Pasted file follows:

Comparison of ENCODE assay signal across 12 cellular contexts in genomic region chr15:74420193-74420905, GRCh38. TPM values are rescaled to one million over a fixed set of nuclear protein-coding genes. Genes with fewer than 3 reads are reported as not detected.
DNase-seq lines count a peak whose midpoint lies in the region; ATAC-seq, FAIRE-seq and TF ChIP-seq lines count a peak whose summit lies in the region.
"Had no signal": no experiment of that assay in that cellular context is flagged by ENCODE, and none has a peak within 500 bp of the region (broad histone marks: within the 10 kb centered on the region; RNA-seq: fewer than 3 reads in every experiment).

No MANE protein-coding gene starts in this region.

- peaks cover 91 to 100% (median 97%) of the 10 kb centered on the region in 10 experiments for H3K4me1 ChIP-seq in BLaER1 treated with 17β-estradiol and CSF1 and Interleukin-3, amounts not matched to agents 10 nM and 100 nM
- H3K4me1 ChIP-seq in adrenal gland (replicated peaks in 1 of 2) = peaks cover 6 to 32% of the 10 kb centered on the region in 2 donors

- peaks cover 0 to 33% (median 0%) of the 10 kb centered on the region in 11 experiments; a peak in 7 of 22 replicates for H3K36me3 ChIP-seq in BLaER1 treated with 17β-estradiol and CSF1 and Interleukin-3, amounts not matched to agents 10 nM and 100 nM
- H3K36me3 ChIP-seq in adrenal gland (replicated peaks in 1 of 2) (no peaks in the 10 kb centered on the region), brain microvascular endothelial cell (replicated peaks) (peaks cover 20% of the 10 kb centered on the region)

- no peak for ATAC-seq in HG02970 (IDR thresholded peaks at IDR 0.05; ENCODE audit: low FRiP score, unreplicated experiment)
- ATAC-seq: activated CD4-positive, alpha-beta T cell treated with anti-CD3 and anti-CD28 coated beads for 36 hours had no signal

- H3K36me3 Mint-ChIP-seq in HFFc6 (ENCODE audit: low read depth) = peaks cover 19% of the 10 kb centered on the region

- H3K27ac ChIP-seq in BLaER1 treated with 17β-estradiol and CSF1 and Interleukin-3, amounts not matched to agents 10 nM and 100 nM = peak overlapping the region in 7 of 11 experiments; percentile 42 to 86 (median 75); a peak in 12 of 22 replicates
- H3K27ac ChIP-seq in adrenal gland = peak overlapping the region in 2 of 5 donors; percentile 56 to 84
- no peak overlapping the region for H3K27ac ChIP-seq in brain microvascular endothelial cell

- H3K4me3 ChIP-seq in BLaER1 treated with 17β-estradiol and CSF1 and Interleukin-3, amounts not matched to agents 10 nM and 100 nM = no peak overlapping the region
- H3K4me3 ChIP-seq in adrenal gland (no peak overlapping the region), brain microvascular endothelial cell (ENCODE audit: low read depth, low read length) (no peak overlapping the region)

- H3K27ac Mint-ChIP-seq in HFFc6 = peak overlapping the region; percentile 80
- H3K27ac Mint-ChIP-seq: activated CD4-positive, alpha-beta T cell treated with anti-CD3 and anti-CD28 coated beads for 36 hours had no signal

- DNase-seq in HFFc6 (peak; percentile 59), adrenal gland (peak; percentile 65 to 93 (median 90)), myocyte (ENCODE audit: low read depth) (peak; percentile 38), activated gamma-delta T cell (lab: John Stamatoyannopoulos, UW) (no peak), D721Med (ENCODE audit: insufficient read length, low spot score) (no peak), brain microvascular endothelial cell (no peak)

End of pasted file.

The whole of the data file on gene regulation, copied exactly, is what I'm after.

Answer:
Comparison of ENCODE assay signal across 12 cellular contexts in genomic region chr15:74420193-74420905, GRCh38. TPM values are rescaled to one million over a fixed set of nuclear protein-coding genes. Genes with fewer than 3 reads are reported as not detected.
DNase-seq lines count a peak whose midpoint lies in the region; ATAC-seq, FAIRE-seq and TF ChIP-seq lines count a peak whose summit lies in the region.
"Had no signal": no experiment of that assay in that cellular context is flagged by ENCODE, and none has a peak within 500 bp of the region (broad histone marks: within the 10 kb centered on the region; RNA-seq: fewer than 3 reads in every experiment).

No MANE protein-coding gene starts in this region.

- peaks cover 91 to 100% (median 97%) of the 10 kb centered on the region in 10 experiments for H3K4me1 ChIP-seq in BLaER1 treated with 17β-estradiol and CSF1 and Interleukin-3, amounts not matched to agents 10 nM and 100 nM
- H3K4me1 ChIP-seq in adrenal gland (replicated peaks in 1 of 2) = peaks cover 6 to 32% of the 10 kb centered on the region in 2 donors

- peaks cover 0 to 33% (median 0%) of the 10 kb centered on the region in 11 experiments; a peak in 7 of 22 replicates for H3K36me3 ChIP-seq in BLaER1 treated with 17β-estradiol and CSF1 and Interleukin-3, amounts not matched to agents 10 nM and 100 nM
- H3K36me3 ChIP-seq in adrenal gland (replicated peaks in 1 of 2) (no peaks in the 10 kb centered on the region), brain microvascular endothelial cell (replicated peaks) (peaks cover 20% of the 10 kb centered on the region)

- no peak for ATAC-seq in HG02970 (IDR thresholded peaks at IDR 0.05; ENCODE audit: low FRiP score, unreplicated experiment)
- ATAC-seq: activated CD4-positive, alpha-beta T cell treated with anti-CD3 and anti-CD28 coated beads for 36 hours had no signal

- H3K36me3 Mint-ChIP-seq in HFFc6 (ENCODE audit: low read depth) = peaks cover 19% of the 10 kb centered on the region

- H3K27ac ChIP-seq in BLaER1 treated with 17β-estradiol and CSF1 and Interleukin-3, amounts not matched to agents 10 nM and 100 nM = peak overlapping the region in 7 of 11 experiments; percentile 42 to 86 (median 75); a peak in 12 of 22 replicates
- H3K27ac ChIP-seq in adrenal gland = peak overlapping the region in 2 of 5 donors; percentile 56 to 84
- no peak overlapping the region for H3K27ac ChIP-seq in brain microvascular endothelial cell

- H3K4me3 ChIP-seq in BLaER1 treated with 17β-estradiol and CSF1 and Interleukin-3, amounts not matched to agents 10 nM and 100 nM = no peak overlapping the region
- H3K4me3 ChIP-seq in adrenal gland (no peak overlapping the region), brain microvascular endothelial cell (ENCODE audit: low read depth, low read length) (no peak overlapping the region)

- H3K27ac Mint-ChIP-seq in HFFc6 = peak overlapping the region; percentile 80
- H3K27ac Mint-ChIP-seq: activated CD4-positive, alpha-beta T cell treated with anti-CD3 and anti-CD28 coated beads for 36 hours had no signal

- DNase-seq in HFFc6 (peak; percentile 59), adrenal gland (peak; percentile 65 to 93 (median 90)), myocyte (ENCODE audit: low read depth) (peak; percentile 38), activated gamma-delta T cell (lab: John Stamatoyannopoulos, UW) (no peak), D721Med (ENCODE audit: insufficient read length, low spot score) (no peak), brain microvascular endothelial cell (no peak)